It's full steam ahead for MSG Sphere in London, as MSG Entertainment works with local stakeholders to make the ambitious project a reality
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The proposed venue will be covered in LED panels designed to display "moving images, artistic content and branded advertising across the entire façade of the building"
By James Hanley on 25 Jan 2023
Madison Square Garden’s controversial MSG Sphere London scheme has overcome another hurdle after officials backed its digital advertising display plans.
The proposed venue, which was approved in principal in March last year, will be covered in LED panels designed to display “moving images, artistic content and branded advertising across the entire façade of the building”.
Despite a number of objections from various parties, the scheme won the support of the London Legacy Development Corporation’s (LLDC) at a meeting yesterday (24 January), subject to a five-year review. It will now be referred to the mayor of London.
If given final approval, the 21,500-cap Sphere will be located in Stratford, east London, four miles from AEG’s The O2 (20,000-cap) in North Greenwich, and become MSG’s first property outside of the US. MSG has suggested that London has an “undersupply” of dedicated large entertainment venues compared with cities such as Berlin, Paris, Madrid and New York (the capital’s next biggest indoor spaces are the 12,500-cap OVO Arena Wembley and the 10,400-cap Alexandra Palace.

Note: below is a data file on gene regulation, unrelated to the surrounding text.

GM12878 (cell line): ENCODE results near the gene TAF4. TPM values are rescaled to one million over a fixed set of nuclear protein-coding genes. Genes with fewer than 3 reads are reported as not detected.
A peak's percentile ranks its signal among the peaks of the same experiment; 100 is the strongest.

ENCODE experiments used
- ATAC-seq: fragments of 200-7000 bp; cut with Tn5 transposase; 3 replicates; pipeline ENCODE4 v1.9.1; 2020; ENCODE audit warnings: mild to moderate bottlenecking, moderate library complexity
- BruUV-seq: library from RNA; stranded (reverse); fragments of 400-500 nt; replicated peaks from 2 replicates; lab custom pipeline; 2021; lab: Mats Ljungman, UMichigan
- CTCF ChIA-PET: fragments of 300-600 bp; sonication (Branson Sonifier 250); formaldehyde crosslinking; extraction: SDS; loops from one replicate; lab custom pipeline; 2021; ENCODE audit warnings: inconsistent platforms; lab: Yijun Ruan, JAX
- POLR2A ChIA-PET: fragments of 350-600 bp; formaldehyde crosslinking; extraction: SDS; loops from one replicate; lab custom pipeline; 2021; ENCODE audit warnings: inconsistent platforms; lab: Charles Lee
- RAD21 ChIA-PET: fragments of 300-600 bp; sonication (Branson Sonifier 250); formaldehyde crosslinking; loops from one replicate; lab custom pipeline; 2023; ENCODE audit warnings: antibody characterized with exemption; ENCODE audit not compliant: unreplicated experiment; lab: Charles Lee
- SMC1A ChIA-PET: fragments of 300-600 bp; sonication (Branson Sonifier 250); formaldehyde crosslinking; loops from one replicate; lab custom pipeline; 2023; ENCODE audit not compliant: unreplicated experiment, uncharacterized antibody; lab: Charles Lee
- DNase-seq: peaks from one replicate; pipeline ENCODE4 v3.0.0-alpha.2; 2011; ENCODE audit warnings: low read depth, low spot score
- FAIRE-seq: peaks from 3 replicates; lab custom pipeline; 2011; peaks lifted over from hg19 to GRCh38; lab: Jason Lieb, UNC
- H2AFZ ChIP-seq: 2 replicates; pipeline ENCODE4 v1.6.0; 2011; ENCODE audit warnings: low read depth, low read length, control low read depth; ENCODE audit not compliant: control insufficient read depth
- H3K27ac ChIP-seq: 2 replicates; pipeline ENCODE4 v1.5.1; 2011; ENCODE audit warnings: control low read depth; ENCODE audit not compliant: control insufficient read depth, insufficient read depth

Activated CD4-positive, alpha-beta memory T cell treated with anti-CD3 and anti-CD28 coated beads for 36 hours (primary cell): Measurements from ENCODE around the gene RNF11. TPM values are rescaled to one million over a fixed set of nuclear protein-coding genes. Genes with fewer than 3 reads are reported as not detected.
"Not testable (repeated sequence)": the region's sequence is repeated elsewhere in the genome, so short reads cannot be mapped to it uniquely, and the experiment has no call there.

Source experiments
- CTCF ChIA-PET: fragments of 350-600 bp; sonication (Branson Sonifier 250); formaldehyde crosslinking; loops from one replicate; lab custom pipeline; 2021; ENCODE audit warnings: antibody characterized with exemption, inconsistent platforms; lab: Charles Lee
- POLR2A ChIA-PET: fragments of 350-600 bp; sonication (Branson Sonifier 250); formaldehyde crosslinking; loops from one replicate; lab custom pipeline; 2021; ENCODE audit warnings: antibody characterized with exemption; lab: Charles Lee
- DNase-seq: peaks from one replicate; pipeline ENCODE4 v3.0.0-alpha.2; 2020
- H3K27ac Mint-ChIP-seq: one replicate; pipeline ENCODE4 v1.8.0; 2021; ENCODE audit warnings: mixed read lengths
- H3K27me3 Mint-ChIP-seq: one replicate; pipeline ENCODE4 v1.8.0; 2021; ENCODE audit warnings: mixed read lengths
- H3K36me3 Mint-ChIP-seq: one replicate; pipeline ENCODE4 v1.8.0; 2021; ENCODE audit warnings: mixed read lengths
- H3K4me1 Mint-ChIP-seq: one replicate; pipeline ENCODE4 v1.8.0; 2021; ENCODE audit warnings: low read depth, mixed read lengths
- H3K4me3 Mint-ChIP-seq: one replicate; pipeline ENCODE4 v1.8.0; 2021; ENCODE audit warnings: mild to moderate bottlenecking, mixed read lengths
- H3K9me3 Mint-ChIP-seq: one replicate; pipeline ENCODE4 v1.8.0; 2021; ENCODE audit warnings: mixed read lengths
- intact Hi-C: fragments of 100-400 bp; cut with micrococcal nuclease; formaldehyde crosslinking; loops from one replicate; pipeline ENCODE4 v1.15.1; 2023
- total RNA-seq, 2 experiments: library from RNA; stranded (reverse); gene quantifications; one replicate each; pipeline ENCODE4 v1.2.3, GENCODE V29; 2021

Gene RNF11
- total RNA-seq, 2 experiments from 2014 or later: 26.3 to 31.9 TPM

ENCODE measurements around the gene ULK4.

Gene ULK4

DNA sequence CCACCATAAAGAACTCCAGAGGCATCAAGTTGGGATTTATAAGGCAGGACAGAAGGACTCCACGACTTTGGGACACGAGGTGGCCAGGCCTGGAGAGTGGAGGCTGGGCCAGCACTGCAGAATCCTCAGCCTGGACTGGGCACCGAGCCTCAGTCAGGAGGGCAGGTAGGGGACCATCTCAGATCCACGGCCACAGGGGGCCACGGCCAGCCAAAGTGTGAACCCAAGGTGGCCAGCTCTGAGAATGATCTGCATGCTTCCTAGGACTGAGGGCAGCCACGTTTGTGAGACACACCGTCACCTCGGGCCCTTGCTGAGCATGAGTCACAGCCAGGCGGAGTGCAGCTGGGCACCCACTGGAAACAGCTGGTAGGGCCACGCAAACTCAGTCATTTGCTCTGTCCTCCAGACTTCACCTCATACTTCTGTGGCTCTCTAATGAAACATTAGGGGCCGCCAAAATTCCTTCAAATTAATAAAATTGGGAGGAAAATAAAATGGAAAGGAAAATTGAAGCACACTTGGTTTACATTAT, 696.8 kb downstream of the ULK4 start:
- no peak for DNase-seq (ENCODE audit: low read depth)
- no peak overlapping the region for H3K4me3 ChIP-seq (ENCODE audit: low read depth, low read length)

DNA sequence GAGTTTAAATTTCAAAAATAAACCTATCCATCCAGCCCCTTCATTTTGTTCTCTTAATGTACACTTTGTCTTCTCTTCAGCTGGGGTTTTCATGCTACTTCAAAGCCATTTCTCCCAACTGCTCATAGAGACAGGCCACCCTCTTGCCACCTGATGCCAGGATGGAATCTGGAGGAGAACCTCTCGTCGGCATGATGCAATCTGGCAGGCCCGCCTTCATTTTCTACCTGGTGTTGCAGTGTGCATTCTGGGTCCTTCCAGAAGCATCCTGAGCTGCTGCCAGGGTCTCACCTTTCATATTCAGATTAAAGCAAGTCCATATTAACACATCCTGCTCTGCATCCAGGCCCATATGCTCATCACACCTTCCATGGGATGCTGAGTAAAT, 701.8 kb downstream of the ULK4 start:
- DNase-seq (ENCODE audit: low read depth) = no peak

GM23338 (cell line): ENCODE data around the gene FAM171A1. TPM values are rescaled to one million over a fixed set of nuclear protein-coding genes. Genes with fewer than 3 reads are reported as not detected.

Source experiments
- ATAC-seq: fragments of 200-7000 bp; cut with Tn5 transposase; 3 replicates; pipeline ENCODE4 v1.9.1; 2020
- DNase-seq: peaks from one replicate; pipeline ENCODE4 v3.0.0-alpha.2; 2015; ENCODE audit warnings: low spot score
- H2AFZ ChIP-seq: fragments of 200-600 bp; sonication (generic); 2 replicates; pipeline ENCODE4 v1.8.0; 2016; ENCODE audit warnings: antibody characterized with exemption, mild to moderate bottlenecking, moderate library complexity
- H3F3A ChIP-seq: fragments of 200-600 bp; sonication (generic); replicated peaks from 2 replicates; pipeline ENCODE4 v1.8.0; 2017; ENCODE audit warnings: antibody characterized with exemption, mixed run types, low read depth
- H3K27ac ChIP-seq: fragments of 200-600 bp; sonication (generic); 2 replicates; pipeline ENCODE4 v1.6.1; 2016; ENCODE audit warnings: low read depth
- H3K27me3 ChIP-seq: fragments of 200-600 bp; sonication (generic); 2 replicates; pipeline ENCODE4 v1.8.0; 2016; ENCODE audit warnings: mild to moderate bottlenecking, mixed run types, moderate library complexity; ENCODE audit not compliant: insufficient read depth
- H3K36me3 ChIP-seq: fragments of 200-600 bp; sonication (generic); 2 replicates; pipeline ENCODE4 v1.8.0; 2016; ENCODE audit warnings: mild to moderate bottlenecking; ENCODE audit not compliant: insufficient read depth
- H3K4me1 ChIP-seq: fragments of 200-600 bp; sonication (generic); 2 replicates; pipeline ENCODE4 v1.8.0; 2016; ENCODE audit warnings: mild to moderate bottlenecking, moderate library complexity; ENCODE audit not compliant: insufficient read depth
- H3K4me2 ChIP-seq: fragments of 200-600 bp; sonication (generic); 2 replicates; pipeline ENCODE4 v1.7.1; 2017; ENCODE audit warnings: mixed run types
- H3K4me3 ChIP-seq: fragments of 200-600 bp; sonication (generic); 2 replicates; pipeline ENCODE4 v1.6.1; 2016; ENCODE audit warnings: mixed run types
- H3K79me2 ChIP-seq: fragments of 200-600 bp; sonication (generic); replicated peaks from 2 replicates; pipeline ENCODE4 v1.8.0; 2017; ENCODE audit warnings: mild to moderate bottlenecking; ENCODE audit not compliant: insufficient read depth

However, the scheme is fiercely opposed by AEG, which has voiced concerns over MSG Sphere London’s proximity to The O2 and – according to a 2019 investigation by The Times – created a residents’ group in opposition. AEG says it is “dismayed” by the outcome of last night’s meeting.
“The design was conceived for the heart of Las Vegas and has been transposed onto this east London site: it’s the wrong design, in the wrong location”
“We are dismayed by the LLDC PDC’s decision to sign off the MSG Sphere’s advertising strategy for its digital display in the face of strong objections from Newham Council, neighbouring east London boroughs, the Royal Borough of Greenwich, the local MP, rail operators, Transport for London, Historic England, and hundreds of local residents, some of whom are represented by local campaign group, Stop MSG,” says a statement by the company.
“We call on the mayor of London to uphold his election promise to do what’s best for Londoners, including the residents of Newham who are having this huge development forced on them, by directing refusal of the planning application.”
AEG claims the advertising façade is at a “wholly unprecedented scale for London” and “totally out of keeping with the surrounding area”.
“The design was conceived for the heart of Las Vegas and has been transposed onto this east London site: it’s the wrong design, in the wrong location,” it adds. “We have concluded that there are at least 10 problems with the MSG Sphere’s proposed controls for the advertising display. Fundamentally, regardless of the findings of a review after five years, no matter how damaging and intrusive the light pollution is to the health of residents or dangerous to rail or road users, the advertisement consent will not be revoked.”
The first MSG Sphere venue, MSG Sphere at The Venetian, is currently under construction in Las Vegas and is scheduled to open in the second half of 2023.
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